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Moldova

Executive Summary

Note: Unless otherwise noted, all references in this report exclude the secessionist region of Transnistria.

Moldova is a republic with a form of parliamentary democracy. The constitution provides for a multiparty democracy with legislative and executive branches as well as an independent judiciary and a clear separation of powers. Legislative authority is vested in the unicameral parliament. The 2014 parliamentary elections met most Organization for Security and Cooperation in Europe (OSCE), Council of Europe, and other international commitments, although local and international observers raised concerns about the inclusion and exclusion of specific political parties. The significant number of parliamentarians switching parties in 2017 amid allegations of political pressure and bribery significantly reshaped parliament’s structure and the parliamentary majority. Two rounds of presidential elections in 2016 resulted in the election of Igor Dodon. According to the OSCE election observation mission, both rounds were competitive and respected fundamental freedoms. International and domestic observers, however, noted polarized and unbalanced media coverage, harsh and intolerant rhetoric, lack of transparency in campaign financing, and instances of abuse of administrative resources.

Civilian authorities maintained effective control over the security forces.

Human rights issues included torture at prisons and psycho-neurological institutions; harsh prison conditions; arbitrary arrest or detention by authorities; restrictions on freedom of the media; refoulement of political asylum seekers to a country where they had a well-founded fear of persecution; high-level corruption; cases of forced abortion; rape and other violence against persons with disabilities in state institutions.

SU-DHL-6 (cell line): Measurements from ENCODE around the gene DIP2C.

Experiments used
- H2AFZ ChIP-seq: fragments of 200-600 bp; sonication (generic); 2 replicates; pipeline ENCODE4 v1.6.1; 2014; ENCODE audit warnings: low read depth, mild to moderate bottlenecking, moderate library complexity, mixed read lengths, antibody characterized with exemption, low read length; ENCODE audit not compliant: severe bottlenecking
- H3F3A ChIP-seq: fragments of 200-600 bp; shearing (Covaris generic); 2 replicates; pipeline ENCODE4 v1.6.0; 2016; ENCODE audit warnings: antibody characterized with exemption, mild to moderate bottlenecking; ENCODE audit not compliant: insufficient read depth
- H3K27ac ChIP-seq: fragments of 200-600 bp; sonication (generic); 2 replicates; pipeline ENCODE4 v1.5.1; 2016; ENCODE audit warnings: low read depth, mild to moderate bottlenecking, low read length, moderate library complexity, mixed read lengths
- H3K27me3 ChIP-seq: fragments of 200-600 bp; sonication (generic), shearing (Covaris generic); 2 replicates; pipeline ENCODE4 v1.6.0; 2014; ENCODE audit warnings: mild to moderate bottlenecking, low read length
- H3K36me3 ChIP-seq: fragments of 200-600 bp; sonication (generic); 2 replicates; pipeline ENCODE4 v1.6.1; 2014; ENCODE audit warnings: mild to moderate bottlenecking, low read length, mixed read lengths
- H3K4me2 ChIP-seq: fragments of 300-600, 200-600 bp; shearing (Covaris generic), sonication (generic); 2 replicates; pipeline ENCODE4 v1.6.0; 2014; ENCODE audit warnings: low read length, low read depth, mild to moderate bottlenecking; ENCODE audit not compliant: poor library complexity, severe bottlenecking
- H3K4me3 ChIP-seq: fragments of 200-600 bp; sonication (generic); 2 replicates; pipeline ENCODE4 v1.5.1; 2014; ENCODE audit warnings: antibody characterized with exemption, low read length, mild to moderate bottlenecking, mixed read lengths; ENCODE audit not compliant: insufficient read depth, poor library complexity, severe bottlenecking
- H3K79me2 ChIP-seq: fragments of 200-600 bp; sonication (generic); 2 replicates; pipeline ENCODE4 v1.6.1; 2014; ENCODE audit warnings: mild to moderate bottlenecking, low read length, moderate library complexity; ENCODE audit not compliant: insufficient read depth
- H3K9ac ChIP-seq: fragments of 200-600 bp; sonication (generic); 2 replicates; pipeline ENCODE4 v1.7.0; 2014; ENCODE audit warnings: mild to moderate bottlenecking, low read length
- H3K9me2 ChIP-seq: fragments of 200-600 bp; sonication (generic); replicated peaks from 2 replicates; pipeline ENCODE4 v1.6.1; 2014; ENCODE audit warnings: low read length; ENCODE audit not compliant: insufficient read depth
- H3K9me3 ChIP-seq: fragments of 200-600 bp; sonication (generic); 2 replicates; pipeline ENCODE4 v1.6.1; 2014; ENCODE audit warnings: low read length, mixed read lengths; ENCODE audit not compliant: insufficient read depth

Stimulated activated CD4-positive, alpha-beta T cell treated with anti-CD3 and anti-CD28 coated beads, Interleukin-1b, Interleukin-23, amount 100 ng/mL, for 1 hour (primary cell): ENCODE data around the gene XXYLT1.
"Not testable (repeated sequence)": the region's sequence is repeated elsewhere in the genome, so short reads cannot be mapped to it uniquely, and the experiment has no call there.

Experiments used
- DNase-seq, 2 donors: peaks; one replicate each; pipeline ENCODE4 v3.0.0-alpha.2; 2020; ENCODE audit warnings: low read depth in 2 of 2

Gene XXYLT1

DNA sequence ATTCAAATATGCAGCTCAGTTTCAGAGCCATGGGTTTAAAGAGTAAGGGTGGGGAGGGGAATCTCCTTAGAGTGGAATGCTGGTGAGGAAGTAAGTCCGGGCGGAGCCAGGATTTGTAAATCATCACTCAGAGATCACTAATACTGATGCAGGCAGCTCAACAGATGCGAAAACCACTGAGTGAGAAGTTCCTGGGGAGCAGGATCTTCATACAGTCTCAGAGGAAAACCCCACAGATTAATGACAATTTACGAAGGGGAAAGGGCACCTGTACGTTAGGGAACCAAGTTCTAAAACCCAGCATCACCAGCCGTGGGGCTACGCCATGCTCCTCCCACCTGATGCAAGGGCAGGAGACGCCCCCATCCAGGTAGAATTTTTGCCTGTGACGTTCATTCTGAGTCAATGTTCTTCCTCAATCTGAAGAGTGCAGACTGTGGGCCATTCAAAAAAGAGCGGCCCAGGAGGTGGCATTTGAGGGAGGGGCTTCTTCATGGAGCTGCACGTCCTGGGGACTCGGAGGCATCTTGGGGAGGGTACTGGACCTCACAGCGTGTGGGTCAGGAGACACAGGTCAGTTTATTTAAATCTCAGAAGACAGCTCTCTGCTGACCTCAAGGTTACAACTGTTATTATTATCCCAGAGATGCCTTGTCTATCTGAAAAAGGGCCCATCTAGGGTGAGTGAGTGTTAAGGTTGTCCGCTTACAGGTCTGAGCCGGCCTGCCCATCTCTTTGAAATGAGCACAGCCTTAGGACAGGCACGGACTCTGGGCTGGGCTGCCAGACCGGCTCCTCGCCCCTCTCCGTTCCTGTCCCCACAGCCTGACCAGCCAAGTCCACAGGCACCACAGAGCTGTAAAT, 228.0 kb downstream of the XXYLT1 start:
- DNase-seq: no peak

While authorities investigated reports of official human rights abuses, they rarely successfully prosecuted and punished officials accused of human rights violations or corruption. Selective prosecution of officials for political reasons intensified. Impunity remained a major problem. Opposition parties reported increased pressure and politically motivated detentions during the year.

In 1990 separatists declared a “Transdniester Moldovan Republic” (Transnistria) along the border with Ukraine. A 1992 ceasefire agreement established a peacekeeping force of Moldovan, Russian, and Transnistrian units. The central government did not exercise authority in the region, and Transnistrian authorities governed through parallel administrative structures. During the year there were reports that police engaged in torture, arbitrary arrests, and unlawful detentions.

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